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by Michael Hopps

In one of her first public appearances since becoming the highest law officer in the country, Attorney General Loretta Lynch told the Fourth National Summit on Preventing Youth Violence in Arlington, Va., May 12, that violence prevention "requires more than a prosecution strategy, but rather an approach that sees all sides" of the issue.

In fact, the 3-day Summit, "Reducing Violence/Building Community: From Promise to Practice," drew 440 people from more than 60 communities nationwide to the Hyatt Regency Crystal City, where attendees examined violence prevention from 360 degrees.

The Summit was, in part, a union of OJJDP's three key violence prevention initiatives: the National Forum on Youth Violence Prevention (with representatives from 15 major U.S. cities), the Community-Based Violence Prevention program (15 cities and one county), and the Defending Childhood Initiative (three counties, two tribal nations, and two cities). They were joined by grantees from other federal violence prevention initiatives, such as Cities United, My Brother's Keeper, STRYVE (Striving To Reduce Youth Violence Everywhere), and the Violence Reduction Network.

OJJDP administrator with attendees Youth attendees Panel of mayors Georgina McDowell
Clockwise, from top left: OJJDP Administrator Robert L. Listenbee talks with Detroit Deputy Mayor Isaiah McKinnon and other city representatives; Louisville youth representative Mahogany Mayfield and youth attendees hear from Police Officer Brittany Day; OJP Chief of Staff Theron Pride addresses panel (from left to right, Minneapolis, Minn., Mayor Betsy Hodges; Oakland, Calif., Mayor Libby Schaaf; Camden, N.J., Mayor Dana Redd; and Salinas, Calif., Mayor Joseph Gunter); OJJDP Senior Policy Advisor Georgina Mendoza McDowell gives introductory speech. All photos taken by Starr Stepp.

Roundtables and Workshops
The first day of the Summit featured seven breakout roundtables to hash out subjects such as leveraging funds, advancing policy and local laws, challenges in forming collaborations, and fostering community engagement. At these roundtables, U.S. Attorneys and other federal officials brainstormed with city mayors, community organizers, and youth representatives from Forum cities—some of whom had been in and out of the justice system.

During the second and third days, attendees met en masse in the Regency Ballroom to hear presentations from informed and inspirational speakers such as the Substance Abuse and Mental Health Services Administration's Office of Behavioral Health Equity Director Larke Huang, National Latino Fatherhood and Family Institute Director Jerry Tello, and Casey Family Programs President William C. Bell. Between speeches, summitgoers had their pick of participating in any of 20 workshops on opportunities for youth leadership, international innovations in violence prevention, public health approaches to youth well-being, or a host of other topics pertinent to keeping young people out of harm's way.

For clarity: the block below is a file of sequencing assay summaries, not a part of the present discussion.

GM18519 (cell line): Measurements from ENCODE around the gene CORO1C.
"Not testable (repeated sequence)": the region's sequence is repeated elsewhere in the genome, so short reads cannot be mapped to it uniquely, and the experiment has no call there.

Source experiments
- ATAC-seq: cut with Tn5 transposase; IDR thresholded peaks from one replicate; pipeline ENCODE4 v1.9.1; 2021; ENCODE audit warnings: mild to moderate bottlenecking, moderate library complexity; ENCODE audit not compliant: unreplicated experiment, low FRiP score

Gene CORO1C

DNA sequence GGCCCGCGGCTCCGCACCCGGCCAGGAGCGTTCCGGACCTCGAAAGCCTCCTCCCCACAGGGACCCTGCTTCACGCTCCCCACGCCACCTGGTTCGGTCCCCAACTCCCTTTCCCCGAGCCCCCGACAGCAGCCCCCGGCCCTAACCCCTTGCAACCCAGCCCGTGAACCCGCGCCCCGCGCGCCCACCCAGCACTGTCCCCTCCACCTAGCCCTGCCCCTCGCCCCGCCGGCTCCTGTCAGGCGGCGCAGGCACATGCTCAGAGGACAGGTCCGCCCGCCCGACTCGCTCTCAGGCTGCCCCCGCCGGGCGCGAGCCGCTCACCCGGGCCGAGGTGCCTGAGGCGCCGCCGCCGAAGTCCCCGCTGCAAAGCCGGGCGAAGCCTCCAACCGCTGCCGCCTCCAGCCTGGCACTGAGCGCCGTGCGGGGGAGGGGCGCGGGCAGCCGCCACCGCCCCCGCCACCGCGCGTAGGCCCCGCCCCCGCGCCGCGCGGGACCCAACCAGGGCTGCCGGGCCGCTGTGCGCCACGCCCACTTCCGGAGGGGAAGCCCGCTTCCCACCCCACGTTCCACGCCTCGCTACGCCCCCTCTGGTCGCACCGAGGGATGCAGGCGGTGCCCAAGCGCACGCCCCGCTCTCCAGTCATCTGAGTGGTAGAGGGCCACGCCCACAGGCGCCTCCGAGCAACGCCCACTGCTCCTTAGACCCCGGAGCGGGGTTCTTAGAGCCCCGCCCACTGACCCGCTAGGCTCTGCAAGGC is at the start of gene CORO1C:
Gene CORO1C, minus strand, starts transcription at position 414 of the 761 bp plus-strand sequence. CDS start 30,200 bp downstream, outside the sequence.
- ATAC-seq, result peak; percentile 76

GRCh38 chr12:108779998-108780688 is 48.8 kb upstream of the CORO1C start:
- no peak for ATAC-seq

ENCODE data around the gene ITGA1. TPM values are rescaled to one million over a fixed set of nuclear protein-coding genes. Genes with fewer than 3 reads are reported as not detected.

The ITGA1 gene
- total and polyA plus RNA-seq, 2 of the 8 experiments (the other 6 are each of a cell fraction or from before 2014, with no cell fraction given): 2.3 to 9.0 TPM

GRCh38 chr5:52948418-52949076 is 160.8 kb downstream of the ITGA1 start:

'Are We Serious?'
Bell began his remarks with the question, "Are we serious?" He then referenced the National Advisory Commission on Civil Disorders, appointed in 1967 by President Lyndon B. Johnson to determine the causes of riots that had traumatized various U.S. cities each summer since 1964. That Commission's appraisal, released the following year and known as the Kerner Report, concluded that the United States was "moving toward two societies, one black, one white—separate and unequal."

The Kerner Report cited the top three issues constraining the upward mobility of African Americans in 1968: "police practice, unemployment, poor schools." The Commission called for legislation to promote racial integration and invest in the nation's inner cities, through better housing, job training programs, and job creation.

However, as Bell reminded the Summit audience, President Johnson rejected the Commission's recommendations.

Bell alluded to the riots of only a week earlier in Baltimore, Md., which had followed the death of a young African American man while in police custody, and to other recent examples of police officers using lethal force to subdue African American men. Comparing the problems U.S. inner cities faced 47 years ago with the problems they face today, he closed his presentation as he had begun it: "Are we serious?"

Selling 'Real Hope'
Bell's indictment of what he saw as a lack of societal progress was countered by a spirit of collaboration and hope through much of the Summit. Alignment was a key theme—as in aligning health and education, local and state governments, philanthropic and public interests, and law enforcement and civil rights.

James Mercy, director of the Division of Violence Prevention at the Centers for Disease Control and Prevention (CDC), described how the consensus public health perspective on violence has changed since he began his career at CDC. "Thirty, 35 years ago, 'violence' and 'prevention' weren't used in the same sentence," he recalled, speaking at the final session. "Now, police departments and health departments are working together on youth violence."

OJJDP Administrator Robert L. Listenbee helped frame the 3-day Summit with opening and closing remarks, calling attention both to the ubiquity of youth violence (he told of visiting a third grade classroom in Philadelphia, Pa., in which every pupil knew someone who had been shot) and its cure. Addressing the Forum members at the final session, Administrator Listenbee said: "What gives me hope—and our children hope—is you."

Dr. Mercy added, "What we're selling is real hope, based on science and evidence combined with compassion."

Office of Justice Programs Chief of Staff and Senior Counsel Theron Pride, helping moderate the final session, intoned, "We're going to wrap up the conversation, but we're not going to stop the work."